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Science Park’s Wong: HKEx private market can help startups

Hong Kong tech companies struggle to attract Series A or Series B capital, in part because many cannot scale beyond the territory.



Albert Wong Hak-keung, CEO of Hong Kong Science and Technology Parks Corporation (HKSTP), says the idea of a private market run by Hong Kong’s stock exchange could be a boon for tech startups seeking capital.

Helping the hundreds of startups working at the park get financing has been a priority of Wong’s since he assumed the CEO role in August, 2016.

He now has a six-person team tasked with networking with investment bankers, private families and angel investors, to help draw attention to tech startups.

Last year the government announced the setup of a HK$2 billion fund to match private investment in Series A and Series B rounds for local tech companies, while HKSTP has a HK$50 million fund for pre-Series A funding.

But these measures don’t address the broader lack of funding for most startups, including fintech companies at HKSTP working on blockchain solutions, RegTech, and cyber security, Wong says. The proposal by Hong Kong Exchanges to establish new boards aimed at attracting tech listings could help fill the gap.

“Investment is a big part of what we need” for the 267 companies in HKSTP’s incubation program, Wong said; the same holds true for companies at Cyberport, another government-backed site for fintechs. “There’s no lack of money in Hong Kong but few investors channel it to startups.”

As part of HKEx’s plan for two new boards – a ‘premium’ board for dual-class shares, and a ‘pro’ board for pre-revenue companies – it is also proposing the establishment of a private market that would rely on blockchain technology, rather than on traditional regulation, to register, certify and trade shares of startups.

“These new boards give investors in startups a new exit. For angel and Series A investors, they’ll be more likely to invest if they see how to exit a deal,” Wong said.

While he did not endorse a particular aspect of the HKEx’s proposals, he speaks enthusiastically about using HKSTP as a forum to discuss them with investors, companies and exchange officials.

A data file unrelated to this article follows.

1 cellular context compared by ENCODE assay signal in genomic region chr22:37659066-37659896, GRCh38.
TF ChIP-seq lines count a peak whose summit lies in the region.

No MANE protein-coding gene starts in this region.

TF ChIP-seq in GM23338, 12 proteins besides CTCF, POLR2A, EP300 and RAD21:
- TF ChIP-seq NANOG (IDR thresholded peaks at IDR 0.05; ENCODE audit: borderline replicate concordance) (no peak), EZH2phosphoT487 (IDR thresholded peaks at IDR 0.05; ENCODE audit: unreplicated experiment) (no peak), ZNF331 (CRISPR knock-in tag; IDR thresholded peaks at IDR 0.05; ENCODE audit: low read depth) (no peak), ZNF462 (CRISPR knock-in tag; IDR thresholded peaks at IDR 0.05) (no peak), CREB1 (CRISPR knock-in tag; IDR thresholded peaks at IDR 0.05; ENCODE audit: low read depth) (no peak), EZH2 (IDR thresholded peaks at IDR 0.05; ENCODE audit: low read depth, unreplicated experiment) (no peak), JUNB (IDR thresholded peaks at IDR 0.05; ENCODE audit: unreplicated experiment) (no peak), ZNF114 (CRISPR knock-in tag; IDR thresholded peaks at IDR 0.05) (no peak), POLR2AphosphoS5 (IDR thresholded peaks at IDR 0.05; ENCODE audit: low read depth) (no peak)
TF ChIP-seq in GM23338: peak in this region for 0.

HKEx’s proposed ‘premium’ board is for large-cap companies, and the ‘pro’ version is similar to the existing second board, GEM. So these are unlikely to help startups. “The private market is better,” Wong said. “We need a place for helping small cap, pre-revenue companies.”

Without more reliable funding, the companies at HKSTP and Cyberport engaged in research and development will struggle. “I want to see deal flow,” Wong said. “My job is to help these companies commercialize.” That’s necessary to HKSTP’s core mission, which is to support the reindustrialization of Hong Kong’s economy by developing advanced manufacturing; the park was established 15 years ago by Hong Kong’s first chief executive, Tung Chee-hwa.

There are plenty of government-backed vehicles for pre-seed, seed, pre-Series A investment, but not for Series A or Series B rounds. Wong notes the private sector is also weak in this regard. Angel investors, many of them from family offices, don’t participate in later-stage rounds; they also bring little to the table other than capital.

Professional VC can bring networking, operational skills and marketing knowledge to startups, but most of them are looking for tech companies that can scale – and so they tend to ignore Hong Kong startups that may have a more local focus.

A private market run by HKEx isn’t the first time a platform was established to help attract capital at this stage: since 2010, HKSTP has run an ‘angel network’ in conjunction with local universities and the Hong Kong Venture Capital and Private Equity Association (HKVCA). The idea was to get companies pitching to investors. Now HKSTP is trying a similar thing with HKEx, specifically to encourage high-growth, pre-revenue companies to seek a listing.

This article originally appeared on July 4, 2017.

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